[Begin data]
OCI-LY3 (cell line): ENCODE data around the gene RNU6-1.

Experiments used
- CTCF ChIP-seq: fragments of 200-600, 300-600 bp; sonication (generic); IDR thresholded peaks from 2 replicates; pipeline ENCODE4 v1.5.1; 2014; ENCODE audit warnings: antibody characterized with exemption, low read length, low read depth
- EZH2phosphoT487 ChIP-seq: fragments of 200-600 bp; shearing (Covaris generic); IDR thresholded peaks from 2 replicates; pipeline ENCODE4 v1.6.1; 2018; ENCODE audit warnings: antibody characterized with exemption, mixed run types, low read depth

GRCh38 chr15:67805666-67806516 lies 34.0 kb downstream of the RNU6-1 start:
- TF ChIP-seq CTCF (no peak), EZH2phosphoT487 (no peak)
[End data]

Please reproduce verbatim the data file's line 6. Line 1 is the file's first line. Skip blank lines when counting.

- TF ChIP-seq CTCF (no peak), EZH2phosphoT487 (no peak)